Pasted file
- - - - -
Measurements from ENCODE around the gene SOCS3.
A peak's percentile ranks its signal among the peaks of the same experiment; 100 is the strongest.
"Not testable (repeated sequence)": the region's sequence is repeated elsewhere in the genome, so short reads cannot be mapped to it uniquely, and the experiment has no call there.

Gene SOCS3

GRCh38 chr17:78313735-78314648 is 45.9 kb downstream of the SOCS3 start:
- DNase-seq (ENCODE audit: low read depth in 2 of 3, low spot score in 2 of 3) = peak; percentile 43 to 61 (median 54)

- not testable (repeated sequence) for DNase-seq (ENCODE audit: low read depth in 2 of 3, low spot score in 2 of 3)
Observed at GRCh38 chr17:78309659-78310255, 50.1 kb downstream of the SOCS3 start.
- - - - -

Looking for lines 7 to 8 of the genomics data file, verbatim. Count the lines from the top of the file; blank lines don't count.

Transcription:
- not testable (repeated sequence) for DNase-seq (ENCODE audit: low read depth in 2 of 3, low spot score in 2 of 3)
Observed at GRCh38 chr17:78309659-78310255, 50.1 kb downstream of the SOCS3 start.